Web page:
In Ancient Egypt, lovemaking was a meaningful act that went beyond reproduction and taboos.
Ancient Egyptians were strongly convinced that their main source of livelihood had come from Atum's ejaculation, and it was their duty to keep it alive. Pharaohs would perform a ceremony to thank their main god, which involved masturbating at the riverbank and making sure that the semen followed the flow of the river's waters. This was seen as a good omen and a sign of the continuing life's cycle, fertility, and the universal order, which would also follow their own course.
Apart from being a source of procreation, sex and the pleasure it provides were also a natural source of recreation. Marriage was also the nuclear institution, but its focus was reproduction. There were no ceremonies or legal contracts for weddings. The couple was bound by a common agreement: a child's upbringing. Logically, the most acceptable reason for divorce would be infertility.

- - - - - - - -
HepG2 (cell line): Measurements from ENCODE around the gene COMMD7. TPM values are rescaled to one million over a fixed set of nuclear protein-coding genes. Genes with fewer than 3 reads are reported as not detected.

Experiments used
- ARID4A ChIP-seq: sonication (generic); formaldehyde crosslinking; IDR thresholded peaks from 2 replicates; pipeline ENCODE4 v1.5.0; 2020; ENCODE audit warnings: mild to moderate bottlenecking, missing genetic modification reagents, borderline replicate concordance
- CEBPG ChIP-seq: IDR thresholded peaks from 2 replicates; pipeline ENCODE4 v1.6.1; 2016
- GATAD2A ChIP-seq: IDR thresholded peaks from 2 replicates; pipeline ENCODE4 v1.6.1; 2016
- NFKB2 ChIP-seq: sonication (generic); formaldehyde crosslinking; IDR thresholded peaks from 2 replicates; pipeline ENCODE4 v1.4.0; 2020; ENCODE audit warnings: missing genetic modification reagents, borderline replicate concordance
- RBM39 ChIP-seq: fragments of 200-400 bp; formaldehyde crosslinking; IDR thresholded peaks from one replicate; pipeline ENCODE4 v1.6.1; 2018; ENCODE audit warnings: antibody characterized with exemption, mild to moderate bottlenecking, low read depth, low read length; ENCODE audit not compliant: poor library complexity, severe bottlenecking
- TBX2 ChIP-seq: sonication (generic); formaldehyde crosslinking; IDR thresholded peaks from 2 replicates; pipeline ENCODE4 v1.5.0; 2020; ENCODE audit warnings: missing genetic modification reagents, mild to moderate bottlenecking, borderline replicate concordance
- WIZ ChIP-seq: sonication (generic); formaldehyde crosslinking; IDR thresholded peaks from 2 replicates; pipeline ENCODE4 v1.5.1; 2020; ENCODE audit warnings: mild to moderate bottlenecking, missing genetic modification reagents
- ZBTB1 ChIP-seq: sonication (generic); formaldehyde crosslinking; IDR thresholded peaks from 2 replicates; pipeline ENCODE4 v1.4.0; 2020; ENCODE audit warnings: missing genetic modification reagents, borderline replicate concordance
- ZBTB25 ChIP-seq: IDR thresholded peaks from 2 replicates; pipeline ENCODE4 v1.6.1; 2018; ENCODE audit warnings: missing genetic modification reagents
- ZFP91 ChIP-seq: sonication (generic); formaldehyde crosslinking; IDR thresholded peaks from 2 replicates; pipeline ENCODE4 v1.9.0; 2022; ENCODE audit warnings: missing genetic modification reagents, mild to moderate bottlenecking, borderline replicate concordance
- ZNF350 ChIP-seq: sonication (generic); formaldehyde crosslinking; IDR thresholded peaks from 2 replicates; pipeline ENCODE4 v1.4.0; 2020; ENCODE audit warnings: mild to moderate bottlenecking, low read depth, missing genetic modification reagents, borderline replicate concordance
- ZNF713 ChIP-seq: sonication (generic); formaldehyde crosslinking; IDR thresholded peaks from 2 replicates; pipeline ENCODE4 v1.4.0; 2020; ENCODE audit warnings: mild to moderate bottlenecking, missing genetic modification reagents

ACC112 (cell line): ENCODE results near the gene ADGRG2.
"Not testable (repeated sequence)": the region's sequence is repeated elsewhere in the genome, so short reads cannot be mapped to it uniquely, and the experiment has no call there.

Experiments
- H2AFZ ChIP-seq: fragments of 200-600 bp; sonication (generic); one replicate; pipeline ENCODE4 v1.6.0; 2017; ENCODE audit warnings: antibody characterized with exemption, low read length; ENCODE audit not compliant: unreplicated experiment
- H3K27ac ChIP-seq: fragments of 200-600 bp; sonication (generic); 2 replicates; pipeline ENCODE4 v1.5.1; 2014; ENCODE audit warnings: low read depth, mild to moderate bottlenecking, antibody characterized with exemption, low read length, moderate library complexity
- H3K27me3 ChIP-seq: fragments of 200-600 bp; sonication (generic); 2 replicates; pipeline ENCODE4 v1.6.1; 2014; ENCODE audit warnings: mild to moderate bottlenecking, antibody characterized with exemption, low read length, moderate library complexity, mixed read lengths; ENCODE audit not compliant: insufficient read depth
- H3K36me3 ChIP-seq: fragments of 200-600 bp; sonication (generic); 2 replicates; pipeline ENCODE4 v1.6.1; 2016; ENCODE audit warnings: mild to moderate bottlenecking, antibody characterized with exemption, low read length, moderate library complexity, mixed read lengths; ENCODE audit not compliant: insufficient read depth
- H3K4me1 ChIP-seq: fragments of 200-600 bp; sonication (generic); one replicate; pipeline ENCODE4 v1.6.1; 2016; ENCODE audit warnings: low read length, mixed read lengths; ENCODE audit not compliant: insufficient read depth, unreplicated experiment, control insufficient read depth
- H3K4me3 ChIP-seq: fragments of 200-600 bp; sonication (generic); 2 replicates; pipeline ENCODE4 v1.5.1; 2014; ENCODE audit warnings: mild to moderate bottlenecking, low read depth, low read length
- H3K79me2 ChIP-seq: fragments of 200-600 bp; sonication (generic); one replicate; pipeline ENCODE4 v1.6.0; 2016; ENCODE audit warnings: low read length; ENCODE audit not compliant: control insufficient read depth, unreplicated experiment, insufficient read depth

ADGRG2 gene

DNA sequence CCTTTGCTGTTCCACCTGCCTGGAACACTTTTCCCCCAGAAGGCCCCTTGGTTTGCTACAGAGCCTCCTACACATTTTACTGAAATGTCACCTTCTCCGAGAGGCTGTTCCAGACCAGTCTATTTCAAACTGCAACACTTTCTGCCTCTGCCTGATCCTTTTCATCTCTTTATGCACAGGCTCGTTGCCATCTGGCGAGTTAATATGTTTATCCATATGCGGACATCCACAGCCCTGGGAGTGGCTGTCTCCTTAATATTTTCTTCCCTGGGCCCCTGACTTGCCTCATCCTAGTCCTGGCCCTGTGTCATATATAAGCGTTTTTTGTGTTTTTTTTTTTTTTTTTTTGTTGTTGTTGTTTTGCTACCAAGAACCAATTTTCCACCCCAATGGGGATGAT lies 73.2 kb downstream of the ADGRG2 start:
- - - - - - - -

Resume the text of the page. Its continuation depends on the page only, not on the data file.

Monogamy was the common norm among Egyptian couples, but has no transcendental quality. Most couples would marry at a young age –16 sixteen years old–, and sexual practices were diverse and not deemed as an illegitimate act to punish. The Pharaohs and ruling class resorted to incest and consanguinity to preserve the noble lineage and their power.
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All evidence of this remained undiscovered for centuries, until the highly moral Victorian society made of Egyptology a trend (what an irony). Through several expeditions and archaeological works, English explorers found much more than the customs of the civilization that ruled the world thousands of years ago.
A collection of handcrafted phallic pieces, engravings, and sculptures from the Mesopotamian and Egyptian culture were carefully kept locked away for several years. Now the collection is partially displayed to the public.
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